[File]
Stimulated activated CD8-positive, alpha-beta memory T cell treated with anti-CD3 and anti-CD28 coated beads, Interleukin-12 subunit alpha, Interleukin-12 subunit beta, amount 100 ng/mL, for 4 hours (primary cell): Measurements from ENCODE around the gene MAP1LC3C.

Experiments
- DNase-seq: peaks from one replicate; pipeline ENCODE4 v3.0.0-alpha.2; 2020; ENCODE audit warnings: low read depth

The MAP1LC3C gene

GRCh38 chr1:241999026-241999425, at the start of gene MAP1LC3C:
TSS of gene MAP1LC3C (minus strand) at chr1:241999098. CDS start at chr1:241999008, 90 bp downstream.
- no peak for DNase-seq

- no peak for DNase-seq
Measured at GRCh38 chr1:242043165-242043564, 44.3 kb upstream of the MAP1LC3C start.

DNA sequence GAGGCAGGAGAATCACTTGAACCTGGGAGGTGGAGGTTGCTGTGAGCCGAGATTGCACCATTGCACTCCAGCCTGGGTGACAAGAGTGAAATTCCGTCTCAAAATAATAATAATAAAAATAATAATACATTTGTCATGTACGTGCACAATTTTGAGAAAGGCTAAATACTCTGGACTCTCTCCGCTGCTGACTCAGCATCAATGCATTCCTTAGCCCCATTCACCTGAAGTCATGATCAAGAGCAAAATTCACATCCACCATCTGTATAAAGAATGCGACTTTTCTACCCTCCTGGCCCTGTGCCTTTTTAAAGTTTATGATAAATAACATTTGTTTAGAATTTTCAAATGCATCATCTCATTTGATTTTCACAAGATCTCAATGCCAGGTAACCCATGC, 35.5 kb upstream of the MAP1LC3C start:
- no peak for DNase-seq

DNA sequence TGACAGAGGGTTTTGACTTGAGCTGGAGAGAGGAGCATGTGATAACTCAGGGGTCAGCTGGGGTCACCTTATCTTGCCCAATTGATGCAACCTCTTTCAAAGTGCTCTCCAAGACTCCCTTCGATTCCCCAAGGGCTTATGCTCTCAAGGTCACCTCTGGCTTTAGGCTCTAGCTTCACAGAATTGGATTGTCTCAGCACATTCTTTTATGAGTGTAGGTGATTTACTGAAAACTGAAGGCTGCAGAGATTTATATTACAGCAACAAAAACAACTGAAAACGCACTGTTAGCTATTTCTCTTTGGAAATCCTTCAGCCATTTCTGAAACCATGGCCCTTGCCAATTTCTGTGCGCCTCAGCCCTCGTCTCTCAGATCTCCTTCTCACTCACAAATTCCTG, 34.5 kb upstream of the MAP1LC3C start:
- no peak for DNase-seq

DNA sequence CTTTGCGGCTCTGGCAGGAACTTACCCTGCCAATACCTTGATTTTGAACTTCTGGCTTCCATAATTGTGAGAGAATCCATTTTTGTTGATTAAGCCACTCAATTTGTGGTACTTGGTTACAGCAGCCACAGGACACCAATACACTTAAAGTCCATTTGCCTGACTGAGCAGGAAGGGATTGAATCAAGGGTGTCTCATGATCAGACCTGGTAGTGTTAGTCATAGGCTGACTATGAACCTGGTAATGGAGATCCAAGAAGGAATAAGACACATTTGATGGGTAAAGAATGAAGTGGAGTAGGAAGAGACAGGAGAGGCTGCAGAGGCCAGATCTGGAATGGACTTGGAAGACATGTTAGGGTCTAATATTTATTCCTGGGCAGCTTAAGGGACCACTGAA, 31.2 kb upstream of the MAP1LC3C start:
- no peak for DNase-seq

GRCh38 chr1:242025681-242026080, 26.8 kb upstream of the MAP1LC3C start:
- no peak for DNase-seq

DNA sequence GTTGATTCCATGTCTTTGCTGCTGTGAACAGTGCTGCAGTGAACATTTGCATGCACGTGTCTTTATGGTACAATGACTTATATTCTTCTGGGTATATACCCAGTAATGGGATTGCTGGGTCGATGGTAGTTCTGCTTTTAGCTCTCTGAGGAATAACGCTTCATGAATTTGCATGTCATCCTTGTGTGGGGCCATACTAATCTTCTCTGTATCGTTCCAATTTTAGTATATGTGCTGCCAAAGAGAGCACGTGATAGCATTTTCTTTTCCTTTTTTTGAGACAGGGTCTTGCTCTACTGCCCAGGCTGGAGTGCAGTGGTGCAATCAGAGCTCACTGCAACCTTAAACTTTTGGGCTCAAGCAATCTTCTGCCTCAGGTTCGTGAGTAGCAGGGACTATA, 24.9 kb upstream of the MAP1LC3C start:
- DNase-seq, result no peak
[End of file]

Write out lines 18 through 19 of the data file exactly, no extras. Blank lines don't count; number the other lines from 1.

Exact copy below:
DNA sequence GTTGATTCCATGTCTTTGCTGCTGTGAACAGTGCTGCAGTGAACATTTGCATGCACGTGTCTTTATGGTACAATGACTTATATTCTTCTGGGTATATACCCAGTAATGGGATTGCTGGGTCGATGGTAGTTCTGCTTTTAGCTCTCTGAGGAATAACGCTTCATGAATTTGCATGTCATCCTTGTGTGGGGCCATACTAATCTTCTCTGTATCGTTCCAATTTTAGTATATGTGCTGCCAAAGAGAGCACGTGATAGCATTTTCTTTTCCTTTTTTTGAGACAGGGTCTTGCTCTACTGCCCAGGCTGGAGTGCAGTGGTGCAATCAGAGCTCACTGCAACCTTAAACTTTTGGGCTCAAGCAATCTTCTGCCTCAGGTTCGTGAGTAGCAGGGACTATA, 24.9 kb upstream of the MAP1LC3C start:
- DNase-seq, result no peak